A REAL world review of the Fujifilm X-T2

Like many photographers, I had been waiting for the release and shipment of the announced Fuji X-T1 replacement. The X-T1 is a good camera and having used it for over a year, allowed me to come to terms with its few shortcomings becoming a good "go to" piece of equipment at the same time. The X-T2 was much heralded though and after picking up my X-Pro2, working with it in the studio and out, I was sold on the rumored X-T2. I mean it was to have all that X-Pro2 DNA and an even more improved AF system. It was being built for pro use. Homework had been done. 

I'm not going to rehash tech specs, you can google those and if you know anything about the X-T2 you know all those specs anyway. I'm going to simply speak of my experiences so far, of how it stacks up in the real world as compared to the X-T1 and my workhorse Nikon system of a D810, D750 and Df cameras and the various lenses I use to earn money. I do have the equal compliment of Fuji lenses so the Fuji and Nikon systems are on par as far as focal lengths. I've had the X-T2 camera for only a few weeks but worked a couple of jobs with it, one being pretty tough on it as it was a charity event. I used it hard for three straight hours without a break. Portraits, portraits of kids with petting zoo critters, dunk tanks, dancing, food, you name it. Burned through a few batteries and lens changes. I worked with it into the night using its high ISO abilities until it was just too dark and I needed to invoke the Nikon D750 to take over since it has the ability to use a flash in TTL mode, which was needed this night given the changing conditions while working. Sadly, Fujifilm has promised a TTL flash for about 2 of the 5 years I have been a Fuji user and still they cannot deliver. It is a problem to many of us that need speedlights for our work. Its what keeps them from being considered 100% professional in my opinion. But no speed light meant I did push the AF system under daylight, twilight and dark of night conditions. Inside large circus style tents, buildings, and the open air. Tracking all manner of subjects. 

I use the optional Fujifilm VPB-XT2 Vertical Power Grip. It houses two batteries and I hoped it would let me shoot a complete event without worry of changing batteries. All mirrorless EVF cameras use a lot of power. The processors used to control AF and process for that excellent ISO range need a lot of power. The bodies are smaller though, so the batteries are smaller. Fuji put together this grip to provide the higher power required to run their processors, AF and EVF screens. The three batteries are useful for all that and they do allow probably the best EVF screen refresh rate available along with the best AF for a mirrorless system (and most DSLR mirrored systems!), so no complaints but you will still be replacing batteries after an hour of continuous use, just like you did with the X-T1. No real gain there from a logistics standpoint. Frustrating because weddings, something I do occasionally, do tend to run longer. Having to track battery consumption plus the other zillion things going on during a wedding would be a pain.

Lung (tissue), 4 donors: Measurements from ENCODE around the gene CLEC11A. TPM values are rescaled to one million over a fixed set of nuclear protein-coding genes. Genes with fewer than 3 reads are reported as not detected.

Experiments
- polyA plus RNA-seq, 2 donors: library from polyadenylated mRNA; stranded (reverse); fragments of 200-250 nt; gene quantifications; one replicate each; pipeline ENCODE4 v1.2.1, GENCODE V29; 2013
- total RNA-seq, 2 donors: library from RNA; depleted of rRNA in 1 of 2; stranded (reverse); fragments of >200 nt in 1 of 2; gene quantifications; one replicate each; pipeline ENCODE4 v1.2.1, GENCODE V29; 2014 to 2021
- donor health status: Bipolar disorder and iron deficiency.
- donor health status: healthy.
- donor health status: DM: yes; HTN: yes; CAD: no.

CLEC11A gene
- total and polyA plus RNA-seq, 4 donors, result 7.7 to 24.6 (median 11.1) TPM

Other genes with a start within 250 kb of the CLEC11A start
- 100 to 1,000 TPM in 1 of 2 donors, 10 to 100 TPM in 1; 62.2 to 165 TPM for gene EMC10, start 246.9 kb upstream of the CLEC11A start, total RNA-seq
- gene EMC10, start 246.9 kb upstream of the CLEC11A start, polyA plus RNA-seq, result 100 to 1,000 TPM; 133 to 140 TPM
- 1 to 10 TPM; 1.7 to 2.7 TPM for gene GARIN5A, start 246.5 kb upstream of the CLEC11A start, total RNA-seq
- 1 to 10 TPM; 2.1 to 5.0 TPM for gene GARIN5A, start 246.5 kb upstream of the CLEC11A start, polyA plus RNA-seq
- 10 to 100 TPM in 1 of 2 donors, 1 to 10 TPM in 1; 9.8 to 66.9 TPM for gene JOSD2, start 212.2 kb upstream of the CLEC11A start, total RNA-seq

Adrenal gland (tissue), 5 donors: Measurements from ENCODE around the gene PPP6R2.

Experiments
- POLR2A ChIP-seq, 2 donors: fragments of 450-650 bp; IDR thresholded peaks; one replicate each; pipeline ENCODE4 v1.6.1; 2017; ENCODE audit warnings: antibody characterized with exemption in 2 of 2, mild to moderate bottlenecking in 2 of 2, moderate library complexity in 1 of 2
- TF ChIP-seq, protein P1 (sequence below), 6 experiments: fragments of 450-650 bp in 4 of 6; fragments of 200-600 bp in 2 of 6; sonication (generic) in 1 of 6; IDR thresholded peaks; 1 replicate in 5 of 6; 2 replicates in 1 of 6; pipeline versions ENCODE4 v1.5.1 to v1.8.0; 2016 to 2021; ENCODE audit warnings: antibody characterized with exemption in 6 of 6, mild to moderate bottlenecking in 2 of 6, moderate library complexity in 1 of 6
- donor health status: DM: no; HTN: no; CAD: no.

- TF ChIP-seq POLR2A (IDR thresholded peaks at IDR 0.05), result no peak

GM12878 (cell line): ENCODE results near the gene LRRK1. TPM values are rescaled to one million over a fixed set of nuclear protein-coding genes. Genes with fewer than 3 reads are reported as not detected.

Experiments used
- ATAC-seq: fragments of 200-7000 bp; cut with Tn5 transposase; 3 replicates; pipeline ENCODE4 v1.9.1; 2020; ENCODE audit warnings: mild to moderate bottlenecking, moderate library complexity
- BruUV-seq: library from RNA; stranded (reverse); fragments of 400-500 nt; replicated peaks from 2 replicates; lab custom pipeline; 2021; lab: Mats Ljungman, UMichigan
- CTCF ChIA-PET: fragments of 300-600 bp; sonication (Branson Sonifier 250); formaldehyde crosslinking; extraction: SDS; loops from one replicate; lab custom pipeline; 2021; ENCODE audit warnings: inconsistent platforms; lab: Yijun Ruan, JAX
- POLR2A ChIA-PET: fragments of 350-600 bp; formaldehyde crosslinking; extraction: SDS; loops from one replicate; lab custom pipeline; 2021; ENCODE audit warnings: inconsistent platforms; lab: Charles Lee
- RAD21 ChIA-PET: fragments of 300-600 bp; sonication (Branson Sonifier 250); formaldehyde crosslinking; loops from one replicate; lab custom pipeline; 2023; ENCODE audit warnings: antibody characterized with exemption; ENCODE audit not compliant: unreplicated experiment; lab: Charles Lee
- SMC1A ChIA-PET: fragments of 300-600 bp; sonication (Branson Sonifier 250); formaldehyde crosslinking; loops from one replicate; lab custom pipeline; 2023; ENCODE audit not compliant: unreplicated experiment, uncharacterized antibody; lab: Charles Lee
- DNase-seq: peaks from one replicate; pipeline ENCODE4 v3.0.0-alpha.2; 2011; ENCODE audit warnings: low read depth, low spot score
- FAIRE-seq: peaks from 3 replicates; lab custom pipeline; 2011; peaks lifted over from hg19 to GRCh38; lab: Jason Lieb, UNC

Using the battery grip on the X-T1 was a joy. It really made the camera feel right in my hands and I would not operate the camera without it. Especially with the two longer zooms. So it was a no brainer to order up the grip for the X-T2. Well, my hopes for extended battery life with it were dashed but like I said, it really helps with continuos shooting, AF tracking and focusing and EVF refresh rate. No black out, none. Cool. The EVF is brighter too and is the first I have used that can equal a DSLR's viewfinder in terms of magnification, brightness and just continuos shooting - at 14 fps if you dare. Did I mention there is no black out? Very cool. Coyly, Fuji includes an AC adaptor/charger gizmo with this grip so you can top off the grip batteries...so they seemed to know perhaps, that battery life was still crap. Yes? The grip definitely makes the camera fit my hands, as it did with the X-T1. Overall, highly recommended. I did discover to my dismay, that if a grip battery is depleted, and the internal camera battery is at half or less, you will get beacoup EVF/AF/camera freeze ups. You will miss shots. I had to cycle the camera on and off and it would come back only to eventually freeze up again. Once I swapped batteries with fresh ones, no freeze up - due to power issues that is. I did get the camera to freeze up a few times when shooting horizontally using the grip when the palm of my hand would rest on the grip's "Q" and "Fn" buttons and also depress the shutter button a bit. Sure, I could lock the controls but then when faced with a shot needing vertical, I would swap the camera over and miss another shot because I had failed to unlock it. Sounds minor, I know but in use, it sucks. Who ever designed this accessory must have really tiny hands, They need to let some folks with normal sized and larger hands use this stuff before they finalize it. Are all the X photographers possessing of tiny hands? They missed this? I also had issue with the eye sensor. In daylight or darkness, it worked ok, switching from rear LCD to viewfinder. But in that bewitching hour of twilight or near it, the sensor hiccuped and would not let me use the eyepiece. Blacked out. Missed a few more shots. The fastest way to get it back to normal was to recycle it off and on. Thankfully in Boost mode it does ramp up fast.